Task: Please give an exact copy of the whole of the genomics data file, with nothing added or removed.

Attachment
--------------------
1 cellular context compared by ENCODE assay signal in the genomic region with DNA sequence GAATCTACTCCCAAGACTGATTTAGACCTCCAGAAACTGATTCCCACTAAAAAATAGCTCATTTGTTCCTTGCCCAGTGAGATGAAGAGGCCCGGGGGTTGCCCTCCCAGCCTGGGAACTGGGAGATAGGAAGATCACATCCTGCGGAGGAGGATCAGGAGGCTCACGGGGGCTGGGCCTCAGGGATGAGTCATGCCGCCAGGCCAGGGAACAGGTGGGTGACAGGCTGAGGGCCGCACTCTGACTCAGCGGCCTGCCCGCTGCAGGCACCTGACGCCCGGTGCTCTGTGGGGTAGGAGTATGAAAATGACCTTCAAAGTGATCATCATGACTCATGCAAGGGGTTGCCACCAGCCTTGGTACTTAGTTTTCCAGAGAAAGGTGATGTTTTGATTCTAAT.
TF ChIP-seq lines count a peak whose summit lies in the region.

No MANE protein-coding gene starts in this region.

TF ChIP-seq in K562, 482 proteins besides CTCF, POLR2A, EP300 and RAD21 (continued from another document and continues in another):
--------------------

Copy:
1 cellular context compared by ENCODE assay signal in the genomic region with DNA sequence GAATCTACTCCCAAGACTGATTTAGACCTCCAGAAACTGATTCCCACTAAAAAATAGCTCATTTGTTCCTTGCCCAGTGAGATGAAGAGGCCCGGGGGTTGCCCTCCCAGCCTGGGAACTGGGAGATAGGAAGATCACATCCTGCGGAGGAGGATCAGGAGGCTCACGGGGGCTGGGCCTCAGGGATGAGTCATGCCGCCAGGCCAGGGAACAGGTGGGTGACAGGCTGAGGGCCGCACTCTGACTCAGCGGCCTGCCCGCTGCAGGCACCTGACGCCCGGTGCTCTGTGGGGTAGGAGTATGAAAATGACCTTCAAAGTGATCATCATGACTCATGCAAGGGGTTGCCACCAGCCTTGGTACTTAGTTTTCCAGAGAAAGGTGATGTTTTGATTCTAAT.
TF ChIP-seq lines count a peak whose summit lies in the region.

No MANE protein-coding gene starts in this region.

TF ChIP-seq in K562, 482 proteins besides CTCF, POLR2A, EP300 and RAD21 (continued from another document and continues in another):